Dental Bridges Vs. Dental Implants: Which Is Right For You?

If you have missing teeth or have learned that you need to have adult teeth extracted in the near future, then you may be understandably worried about how your missing teeth will affect your overall appearance. Fortunately, you do have options for replacing your missing teeth. The two most common options include dental bridges and dental implants. Read on to explore the differences between the two and figure out which one is right for you.

Dental Bridges

In the simplest of terms, a dental bridge involves replacing one or two missing teeth by securing a prosthesis to nearby teeth. In this sense, the new tooth is attached to the teeth adjacent to it, rather than to the gum and jaw bone itself. There are two types of dental bridges: removable and non-removable. 

Many dental patients choose dental bridges for replacing one or two teeth because this procedure tends to be less expensive than a dental implant while also resulting in fewer complications. At the same time, however, a dental bridge comes with potential drawbacks. For example, if one of the anchoring teeth needs to be removed in the future, the bridge will need to be replaced with an implant.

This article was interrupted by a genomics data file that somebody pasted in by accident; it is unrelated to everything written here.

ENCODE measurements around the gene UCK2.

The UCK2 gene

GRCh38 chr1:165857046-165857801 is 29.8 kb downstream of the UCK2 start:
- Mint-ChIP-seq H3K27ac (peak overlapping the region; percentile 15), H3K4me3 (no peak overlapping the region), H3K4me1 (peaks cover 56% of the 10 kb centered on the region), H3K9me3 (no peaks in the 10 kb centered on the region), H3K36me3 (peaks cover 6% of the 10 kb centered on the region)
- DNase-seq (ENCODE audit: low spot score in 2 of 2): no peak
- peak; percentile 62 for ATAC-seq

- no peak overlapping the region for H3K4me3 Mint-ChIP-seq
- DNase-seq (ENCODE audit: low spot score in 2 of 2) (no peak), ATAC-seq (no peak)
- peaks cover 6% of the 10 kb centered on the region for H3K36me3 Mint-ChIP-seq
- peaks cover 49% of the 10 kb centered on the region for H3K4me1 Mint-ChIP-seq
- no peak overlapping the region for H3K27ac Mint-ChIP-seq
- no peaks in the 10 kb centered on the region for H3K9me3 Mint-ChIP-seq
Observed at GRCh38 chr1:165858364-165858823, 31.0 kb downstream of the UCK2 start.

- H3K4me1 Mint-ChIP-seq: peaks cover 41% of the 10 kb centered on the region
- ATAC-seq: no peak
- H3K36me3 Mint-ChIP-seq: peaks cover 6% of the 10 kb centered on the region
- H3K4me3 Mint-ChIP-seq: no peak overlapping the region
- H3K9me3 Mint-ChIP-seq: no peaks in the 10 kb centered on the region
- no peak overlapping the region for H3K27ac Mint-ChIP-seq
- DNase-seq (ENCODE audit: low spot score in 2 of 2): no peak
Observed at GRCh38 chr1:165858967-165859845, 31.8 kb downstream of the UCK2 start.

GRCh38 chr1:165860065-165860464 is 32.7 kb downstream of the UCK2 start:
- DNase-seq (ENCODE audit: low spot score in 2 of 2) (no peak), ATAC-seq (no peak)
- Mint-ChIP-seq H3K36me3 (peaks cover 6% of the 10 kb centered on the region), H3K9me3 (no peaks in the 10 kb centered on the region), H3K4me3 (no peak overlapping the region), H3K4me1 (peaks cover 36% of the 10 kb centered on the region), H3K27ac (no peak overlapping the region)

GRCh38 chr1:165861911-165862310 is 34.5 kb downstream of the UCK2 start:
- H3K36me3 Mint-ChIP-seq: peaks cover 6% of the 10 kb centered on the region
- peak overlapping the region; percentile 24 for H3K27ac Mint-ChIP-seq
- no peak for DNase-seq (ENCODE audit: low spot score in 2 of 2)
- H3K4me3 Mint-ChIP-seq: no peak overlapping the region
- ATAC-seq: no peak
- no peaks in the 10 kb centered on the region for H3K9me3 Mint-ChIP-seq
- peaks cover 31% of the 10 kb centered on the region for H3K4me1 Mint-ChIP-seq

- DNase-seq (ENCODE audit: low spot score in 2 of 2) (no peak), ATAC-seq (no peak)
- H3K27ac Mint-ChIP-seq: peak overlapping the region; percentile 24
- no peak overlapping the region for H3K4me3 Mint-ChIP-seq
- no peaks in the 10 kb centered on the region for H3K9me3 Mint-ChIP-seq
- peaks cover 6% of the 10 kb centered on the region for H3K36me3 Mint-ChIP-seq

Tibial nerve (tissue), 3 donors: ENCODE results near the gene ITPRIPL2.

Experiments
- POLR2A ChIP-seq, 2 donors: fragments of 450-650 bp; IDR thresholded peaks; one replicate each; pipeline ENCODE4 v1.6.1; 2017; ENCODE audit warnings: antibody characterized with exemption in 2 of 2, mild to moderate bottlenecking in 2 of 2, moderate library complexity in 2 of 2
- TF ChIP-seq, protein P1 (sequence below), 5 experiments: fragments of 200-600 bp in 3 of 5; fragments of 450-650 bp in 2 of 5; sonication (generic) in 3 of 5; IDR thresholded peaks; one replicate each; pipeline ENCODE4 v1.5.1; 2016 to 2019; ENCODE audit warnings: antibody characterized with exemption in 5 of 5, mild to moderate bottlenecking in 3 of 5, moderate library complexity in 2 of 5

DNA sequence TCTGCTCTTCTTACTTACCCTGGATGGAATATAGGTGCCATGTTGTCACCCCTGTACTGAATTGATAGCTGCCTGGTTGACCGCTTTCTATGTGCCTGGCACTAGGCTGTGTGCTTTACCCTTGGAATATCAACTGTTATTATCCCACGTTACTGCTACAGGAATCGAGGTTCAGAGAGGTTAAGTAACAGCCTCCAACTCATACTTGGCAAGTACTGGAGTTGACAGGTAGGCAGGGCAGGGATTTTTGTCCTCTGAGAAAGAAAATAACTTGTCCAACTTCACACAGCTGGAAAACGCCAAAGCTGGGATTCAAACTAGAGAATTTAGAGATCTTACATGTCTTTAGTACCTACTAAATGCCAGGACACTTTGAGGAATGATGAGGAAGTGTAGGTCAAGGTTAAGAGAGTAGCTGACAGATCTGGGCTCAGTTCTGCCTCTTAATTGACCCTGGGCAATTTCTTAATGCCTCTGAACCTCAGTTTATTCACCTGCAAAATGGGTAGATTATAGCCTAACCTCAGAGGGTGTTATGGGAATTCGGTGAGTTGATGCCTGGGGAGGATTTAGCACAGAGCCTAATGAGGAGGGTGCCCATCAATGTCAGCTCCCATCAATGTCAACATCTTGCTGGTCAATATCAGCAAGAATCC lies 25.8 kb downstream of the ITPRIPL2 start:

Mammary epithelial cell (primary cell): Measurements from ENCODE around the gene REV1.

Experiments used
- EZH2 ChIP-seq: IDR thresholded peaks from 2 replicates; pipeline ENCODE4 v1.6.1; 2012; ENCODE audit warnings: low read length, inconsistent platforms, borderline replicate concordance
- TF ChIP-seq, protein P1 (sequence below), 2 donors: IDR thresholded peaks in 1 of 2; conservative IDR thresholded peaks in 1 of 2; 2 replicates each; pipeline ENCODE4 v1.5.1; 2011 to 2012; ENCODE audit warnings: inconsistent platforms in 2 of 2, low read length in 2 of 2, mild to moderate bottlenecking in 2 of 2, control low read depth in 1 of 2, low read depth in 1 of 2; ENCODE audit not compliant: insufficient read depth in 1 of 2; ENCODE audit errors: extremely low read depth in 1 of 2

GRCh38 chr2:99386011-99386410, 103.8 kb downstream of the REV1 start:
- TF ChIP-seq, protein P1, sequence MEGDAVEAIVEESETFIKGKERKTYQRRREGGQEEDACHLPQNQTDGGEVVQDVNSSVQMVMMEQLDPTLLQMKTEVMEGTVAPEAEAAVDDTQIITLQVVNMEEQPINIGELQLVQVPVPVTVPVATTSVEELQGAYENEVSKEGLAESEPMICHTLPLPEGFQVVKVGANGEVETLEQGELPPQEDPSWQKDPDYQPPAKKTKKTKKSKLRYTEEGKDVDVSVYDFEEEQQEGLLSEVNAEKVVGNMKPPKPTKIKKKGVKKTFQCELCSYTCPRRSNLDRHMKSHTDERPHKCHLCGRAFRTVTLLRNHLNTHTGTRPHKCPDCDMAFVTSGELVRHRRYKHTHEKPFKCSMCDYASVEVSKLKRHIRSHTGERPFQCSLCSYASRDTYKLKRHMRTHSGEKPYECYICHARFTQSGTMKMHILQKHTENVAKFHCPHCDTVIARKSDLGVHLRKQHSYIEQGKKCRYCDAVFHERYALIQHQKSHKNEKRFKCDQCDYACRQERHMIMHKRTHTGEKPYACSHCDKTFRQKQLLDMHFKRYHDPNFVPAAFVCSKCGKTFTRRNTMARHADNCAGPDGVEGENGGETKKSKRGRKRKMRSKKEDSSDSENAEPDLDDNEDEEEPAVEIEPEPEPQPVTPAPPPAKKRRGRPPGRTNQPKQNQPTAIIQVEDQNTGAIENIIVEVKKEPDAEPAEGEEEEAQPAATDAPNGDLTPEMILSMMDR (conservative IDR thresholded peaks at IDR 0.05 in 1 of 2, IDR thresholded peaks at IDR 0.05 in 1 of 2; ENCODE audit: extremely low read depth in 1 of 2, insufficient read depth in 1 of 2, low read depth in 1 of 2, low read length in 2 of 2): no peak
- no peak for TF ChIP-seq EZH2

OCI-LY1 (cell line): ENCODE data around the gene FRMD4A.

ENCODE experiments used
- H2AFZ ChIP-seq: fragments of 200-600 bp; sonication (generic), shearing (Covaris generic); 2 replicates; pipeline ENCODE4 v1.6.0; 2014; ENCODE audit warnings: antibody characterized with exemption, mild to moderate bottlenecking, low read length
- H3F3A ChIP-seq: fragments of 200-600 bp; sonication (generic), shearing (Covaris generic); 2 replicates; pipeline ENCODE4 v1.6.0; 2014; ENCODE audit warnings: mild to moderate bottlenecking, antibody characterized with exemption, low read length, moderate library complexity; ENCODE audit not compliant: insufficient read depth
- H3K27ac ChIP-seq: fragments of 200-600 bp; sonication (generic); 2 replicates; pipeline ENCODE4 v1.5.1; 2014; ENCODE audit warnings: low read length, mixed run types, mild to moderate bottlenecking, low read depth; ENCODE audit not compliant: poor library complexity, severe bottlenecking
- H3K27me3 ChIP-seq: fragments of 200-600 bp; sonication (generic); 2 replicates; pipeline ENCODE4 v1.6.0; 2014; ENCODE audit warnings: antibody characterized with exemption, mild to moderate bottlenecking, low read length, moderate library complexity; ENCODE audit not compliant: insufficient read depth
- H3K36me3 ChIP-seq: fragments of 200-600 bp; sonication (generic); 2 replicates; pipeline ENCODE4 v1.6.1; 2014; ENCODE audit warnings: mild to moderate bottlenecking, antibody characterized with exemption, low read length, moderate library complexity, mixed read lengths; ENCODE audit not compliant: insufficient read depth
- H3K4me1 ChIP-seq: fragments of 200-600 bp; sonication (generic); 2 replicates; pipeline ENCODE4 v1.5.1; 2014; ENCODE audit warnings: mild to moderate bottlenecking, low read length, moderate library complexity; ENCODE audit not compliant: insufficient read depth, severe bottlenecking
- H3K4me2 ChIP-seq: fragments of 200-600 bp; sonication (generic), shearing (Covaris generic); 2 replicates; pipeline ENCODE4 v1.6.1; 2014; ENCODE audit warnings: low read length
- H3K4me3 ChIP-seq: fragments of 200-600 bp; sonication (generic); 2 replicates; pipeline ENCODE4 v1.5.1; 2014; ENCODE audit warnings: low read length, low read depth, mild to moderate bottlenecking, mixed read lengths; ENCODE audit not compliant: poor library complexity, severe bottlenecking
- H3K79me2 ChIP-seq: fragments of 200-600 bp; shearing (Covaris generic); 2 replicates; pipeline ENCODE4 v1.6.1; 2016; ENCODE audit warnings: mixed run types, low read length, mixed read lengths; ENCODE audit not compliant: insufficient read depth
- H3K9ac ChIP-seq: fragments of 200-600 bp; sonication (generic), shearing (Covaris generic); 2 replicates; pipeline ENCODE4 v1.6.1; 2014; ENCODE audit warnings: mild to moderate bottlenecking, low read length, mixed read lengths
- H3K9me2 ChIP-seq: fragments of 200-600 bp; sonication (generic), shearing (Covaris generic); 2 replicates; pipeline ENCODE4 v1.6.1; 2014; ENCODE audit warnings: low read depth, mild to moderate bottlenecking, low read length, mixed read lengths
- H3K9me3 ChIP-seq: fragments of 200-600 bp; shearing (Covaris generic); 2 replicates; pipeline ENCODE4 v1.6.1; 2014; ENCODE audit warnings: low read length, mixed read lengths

Dental Implants

A dental implant procedure, on the other hand, can be done on as many teeth as needed—and the tooth's position in the patient's mouth doesn't matter. Most dental implants are done in a series of two procedures. During the first procedure, the post of the implant is drilled into the supporting gum and jaw bone. In a second procedure, the permanent prosthetic tooth is attached to the post.

While dental implants do tend to be more expensive than dental bridges, they can last for a lifetime, so long as the implants are properly cared for with regular brushing and flossing. Furthermore, dental implants more closely mimic the feel of a real tooth, as the tooth is anchored to the jaw bone rather than to adjacent teeth. Still, since the procedure occurs in two parts, it can be a time-consuming type of dental work to have done. There's also more risk for complication (such as bacterial infection) with dental implants than with a bridge.

Now that you're aware of the differences between a dental implant and a bridge (along with some potential pros and cons of each), hopefully you're in a better position to determine which option is right for you. Speak with a dentist, such as at Somerset Dental On James, for more information.